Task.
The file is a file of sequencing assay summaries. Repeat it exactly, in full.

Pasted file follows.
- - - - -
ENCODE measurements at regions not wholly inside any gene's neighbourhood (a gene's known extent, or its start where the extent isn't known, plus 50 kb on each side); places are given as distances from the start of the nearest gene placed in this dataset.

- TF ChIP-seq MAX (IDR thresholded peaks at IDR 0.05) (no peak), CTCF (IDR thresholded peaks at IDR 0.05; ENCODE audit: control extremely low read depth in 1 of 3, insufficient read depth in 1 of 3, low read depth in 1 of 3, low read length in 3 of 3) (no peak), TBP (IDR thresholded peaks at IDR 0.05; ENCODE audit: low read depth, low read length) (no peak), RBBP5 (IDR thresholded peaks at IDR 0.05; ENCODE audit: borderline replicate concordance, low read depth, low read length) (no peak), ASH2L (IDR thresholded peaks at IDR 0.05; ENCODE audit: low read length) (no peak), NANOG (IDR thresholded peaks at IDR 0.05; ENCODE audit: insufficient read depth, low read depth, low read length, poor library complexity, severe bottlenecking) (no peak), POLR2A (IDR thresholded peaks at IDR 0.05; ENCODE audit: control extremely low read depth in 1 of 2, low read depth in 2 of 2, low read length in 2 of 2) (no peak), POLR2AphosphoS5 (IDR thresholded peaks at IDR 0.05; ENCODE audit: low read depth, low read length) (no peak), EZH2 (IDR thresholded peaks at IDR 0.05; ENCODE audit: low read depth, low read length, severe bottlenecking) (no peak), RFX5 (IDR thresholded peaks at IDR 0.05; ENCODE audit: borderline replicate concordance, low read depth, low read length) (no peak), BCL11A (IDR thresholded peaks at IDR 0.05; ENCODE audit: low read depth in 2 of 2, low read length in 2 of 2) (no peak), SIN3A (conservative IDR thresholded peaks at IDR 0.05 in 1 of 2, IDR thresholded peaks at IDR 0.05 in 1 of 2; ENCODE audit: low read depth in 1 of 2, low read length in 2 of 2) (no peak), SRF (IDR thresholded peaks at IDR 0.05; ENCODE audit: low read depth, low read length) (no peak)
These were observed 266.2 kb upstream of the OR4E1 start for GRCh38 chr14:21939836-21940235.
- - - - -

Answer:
ENCODE measurements at regions not wholly inside any gene's neighbourhood (a gene's known extent, or its start where the extent isn't known, plus 50 kb on each side); places are given as distances from the start of the nearest gene placed in this dataset.

- TF ChIP-seq MAX (IDR thresholded peaks at IDR 0.05) (no peak), CTCF (IDR thresholded peaks at IDR 0.05; ENCODE audit: control extremely low read depth in 1 of 3, insufficient read depth in 1 of 3, low read depth in 1 of 3, low read length in 3 of 3) (no peak), TBP (IDR thresholded peaks at IDR 0.05; ENCODE audit: low read depth, low read length) (no peak), RBBP5 (IDR thresholded peaks at IDR 0.05; ENCODE audit: borderline replicate concordance, low read depth, low read length) (no peak), ASH2L (IDR thresholded peaks at IDR 0.05; ENCODE audit: low read length) (no peak), NANOG (IDR thresholded peaks at IDR 0.05; ENCODE audit: insufficient read depth, low read depth, low read length, poor library complexity, severe bottlenecking) (no peak), POLR2A (IDR thresholded peaks at IDR 0.05; ENCODE audit: control extremely low read depth in 1 of 2, low read depth in 2 of 2, low read length in 2 of 2) (no peak), POLR2AphosphoS5 (IDR thresholded peaks at IDR 0.05; ENCODE audit: low read depth, low read length) (no peak), EZH2 (IDR thresholded peaks at IDR 0.05; ENCODE audit: low read depth, low read length, severe bottlenecking) (no peak), RFX5 (IDR thresholded peaks at IDR 0.05; ENCODE audit: borderline replicate concordance, low read depth, low read length) (no peak), BCL11A (IDR thresholded peaks at IDR 0.05; ENCODE audit: low read depth in 2 of 2, low read length in 2 of 2) (no peak), SIN3A (conservative IDR thresholded peaks at IDR 0.05 in 1 of 2, IDR thresholded peaks at IDR 0.05 in 1 of 2; ENCODE audit: low read depth in 1 of 2, low read length in 2 of 2) (no peak), SRF (IDR thresholded peaks at IDR 0.05; ENCODE audit: low read depth, low read length) (no peak)
These were observed 266.2 kb upstream of the OR4E1 start for GRCh38 chr14:21939836-21940235.